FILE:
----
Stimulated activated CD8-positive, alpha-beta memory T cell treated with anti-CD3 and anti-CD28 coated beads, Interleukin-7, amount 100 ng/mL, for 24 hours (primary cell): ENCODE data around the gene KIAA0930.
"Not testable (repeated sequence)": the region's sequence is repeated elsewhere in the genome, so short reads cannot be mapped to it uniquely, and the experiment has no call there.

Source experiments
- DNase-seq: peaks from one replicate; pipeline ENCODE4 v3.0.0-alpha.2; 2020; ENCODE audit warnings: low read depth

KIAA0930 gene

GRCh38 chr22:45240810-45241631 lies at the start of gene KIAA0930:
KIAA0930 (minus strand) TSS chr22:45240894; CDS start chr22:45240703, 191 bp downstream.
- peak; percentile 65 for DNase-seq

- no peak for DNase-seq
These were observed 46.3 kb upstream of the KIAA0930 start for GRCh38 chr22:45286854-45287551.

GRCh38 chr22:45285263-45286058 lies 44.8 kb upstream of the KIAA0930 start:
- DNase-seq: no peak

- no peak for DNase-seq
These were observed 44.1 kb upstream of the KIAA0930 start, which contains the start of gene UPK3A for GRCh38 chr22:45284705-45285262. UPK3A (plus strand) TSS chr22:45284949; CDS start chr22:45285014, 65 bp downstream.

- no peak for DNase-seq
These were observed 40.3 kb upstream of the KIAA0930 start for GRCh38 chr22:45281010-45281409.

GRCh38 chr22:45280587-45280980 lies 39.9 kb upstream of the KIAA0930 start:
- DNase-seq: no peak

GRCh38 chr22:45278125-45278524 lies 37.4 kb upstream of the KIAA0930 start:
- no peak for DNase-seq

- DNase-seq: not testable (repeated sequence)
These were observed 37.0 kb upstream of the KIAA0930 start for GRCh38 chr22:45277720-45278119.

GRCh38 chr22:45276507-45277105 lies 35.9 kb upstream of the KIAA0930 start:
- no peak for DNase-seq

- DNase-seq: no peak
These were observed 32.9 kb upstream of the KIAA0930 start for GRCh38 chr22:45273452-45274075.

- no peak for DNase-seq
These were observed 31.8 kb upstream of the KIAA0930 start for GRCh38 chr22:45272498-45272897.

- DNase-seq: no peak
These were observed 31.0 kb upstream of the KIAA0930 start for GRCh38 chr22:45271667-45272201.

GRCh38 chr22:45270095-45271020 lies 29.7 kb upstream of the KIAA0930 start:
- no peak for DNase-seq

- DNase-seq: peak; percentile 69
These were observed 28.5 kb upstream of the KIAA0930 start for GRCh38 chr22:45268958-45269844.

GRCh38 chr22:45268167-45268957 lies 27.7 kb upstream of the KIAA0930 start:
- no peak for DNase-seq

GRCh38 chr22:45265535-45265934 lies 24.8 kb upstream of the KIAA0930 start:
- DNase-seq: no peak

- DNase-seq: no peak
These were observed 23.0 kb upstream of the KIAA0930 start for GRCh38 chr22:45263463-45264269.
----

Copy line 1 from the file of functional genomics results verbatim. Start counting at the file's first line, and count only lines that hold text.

Stimulated activated CD8-positive, alpha-beta memory T cell treated with anti-CD3 and anti-CD28 coated beads, Interleukin-7, amount 100 ng/mL, for 24 hours (primary cell): ENCODE data around the gene KIAA0930.